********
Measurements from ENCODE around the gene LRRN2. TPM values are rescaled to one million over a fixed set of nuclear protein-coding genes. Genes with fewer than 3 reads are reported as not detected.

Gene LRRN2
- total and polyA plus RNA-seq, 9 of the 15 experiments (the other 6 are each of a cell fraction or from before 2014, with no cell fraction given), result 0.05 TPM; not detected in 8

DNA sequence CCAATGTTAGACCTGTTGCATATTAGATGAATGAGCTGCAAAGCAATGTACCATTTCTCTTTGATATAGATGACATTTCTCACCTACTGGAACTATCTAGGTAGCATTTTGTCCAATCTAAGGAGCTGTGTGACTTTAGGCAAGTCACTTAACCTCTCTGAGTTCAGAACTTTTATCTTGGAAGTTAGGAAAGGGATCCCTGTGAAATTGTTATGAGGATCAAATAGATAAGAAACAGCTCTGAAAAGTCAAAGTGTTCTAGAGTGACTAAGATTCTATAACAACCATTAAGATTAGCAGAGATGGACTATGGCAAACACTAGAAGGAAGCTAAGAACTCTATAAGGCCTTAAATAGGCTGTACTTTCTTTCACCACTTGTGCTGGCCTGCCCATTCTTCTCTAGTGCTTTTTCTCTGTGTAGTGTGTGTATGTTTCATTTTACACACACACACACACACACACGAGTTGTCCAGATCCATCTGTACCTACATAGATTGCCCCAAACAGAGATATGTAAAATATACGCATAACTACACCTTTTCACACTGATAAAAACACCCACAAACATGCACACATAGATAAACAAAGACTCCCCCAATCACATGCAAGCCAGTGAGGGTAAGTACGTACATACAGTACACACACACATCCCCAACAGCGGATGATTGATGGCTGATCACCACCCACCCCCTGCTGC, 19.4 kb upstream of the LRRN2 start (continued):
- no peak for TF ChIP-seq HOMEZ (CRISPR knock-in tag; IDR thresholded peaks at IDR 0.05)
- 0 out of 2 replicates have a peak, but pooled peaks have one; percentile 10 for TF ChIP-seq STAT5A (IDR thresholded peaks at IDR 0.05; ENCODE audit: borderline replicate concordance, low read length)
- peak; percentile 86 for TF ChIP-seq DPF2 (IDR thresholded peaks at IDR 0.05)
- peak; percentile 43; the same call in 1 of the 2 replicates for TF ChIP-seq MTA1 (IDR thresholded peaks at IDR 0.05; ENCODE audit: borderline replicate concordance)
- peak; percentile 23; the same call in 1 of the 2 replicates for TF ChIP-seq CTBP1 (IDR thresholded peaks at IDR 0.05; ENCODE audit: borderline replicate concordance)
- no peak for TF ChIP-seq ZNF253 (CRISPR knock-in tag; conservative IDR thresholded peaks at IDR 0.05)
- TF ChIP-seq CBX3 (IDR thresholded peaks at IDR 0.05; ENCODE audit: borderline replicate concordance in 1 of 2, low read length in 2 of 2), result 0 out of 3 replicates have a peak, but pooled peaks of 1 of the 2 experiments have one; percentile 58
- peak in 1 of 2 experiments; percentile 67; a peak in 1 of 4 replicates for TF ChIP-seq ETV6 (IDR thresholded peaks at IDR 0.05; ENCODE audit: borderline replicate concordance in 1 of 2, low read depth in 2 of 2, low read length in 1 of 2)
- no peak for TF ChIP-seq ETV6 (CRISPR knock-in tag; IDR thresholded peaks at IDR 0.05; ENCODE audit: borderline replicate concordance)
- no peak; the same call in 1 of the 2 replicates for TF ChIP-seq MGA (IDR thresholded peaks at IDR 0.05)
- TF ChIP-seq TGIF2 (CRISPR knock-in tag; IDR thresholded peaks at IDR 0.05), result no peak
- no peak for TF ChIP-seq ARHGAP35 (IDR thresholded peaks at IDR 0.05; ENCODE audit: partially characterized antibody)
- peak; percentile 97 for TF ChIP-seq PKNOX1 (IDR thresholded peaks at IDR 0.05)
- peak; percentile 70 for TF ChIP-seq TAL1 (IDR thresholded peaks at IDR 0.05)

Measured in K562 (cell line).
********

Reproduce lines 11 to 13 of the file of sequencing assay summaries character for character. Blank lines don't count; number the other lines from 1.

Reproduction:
- TF ChIP-seq CBX3 (IDR thresholded peaks at IDR 0.05; ENCODE audit: borderline replicate concordance in 1 of 2, low read length in 2 of 2), result 0 out of 3 replicates have a peak, but pooled peaks of 1 of the 2 experiments have one; percentile 58
- peak in 1 of 2 experiments; percentile 67; a peak in 1 of 4 replicates for TF ChIP-seq ETV6 (IDR thresholded peaks at IDR 0.05; ENCODE audit: borderline replicate concordance in 1 of 2, low read depth in 2 of 2, low read length in 1 of 2)
- no peak for TF ChIP-seq ETV6 (CRISPR knock-in tag; IDR thresholded peaks at IDR 0.05; ENCODE audit: borderline replicate concordance)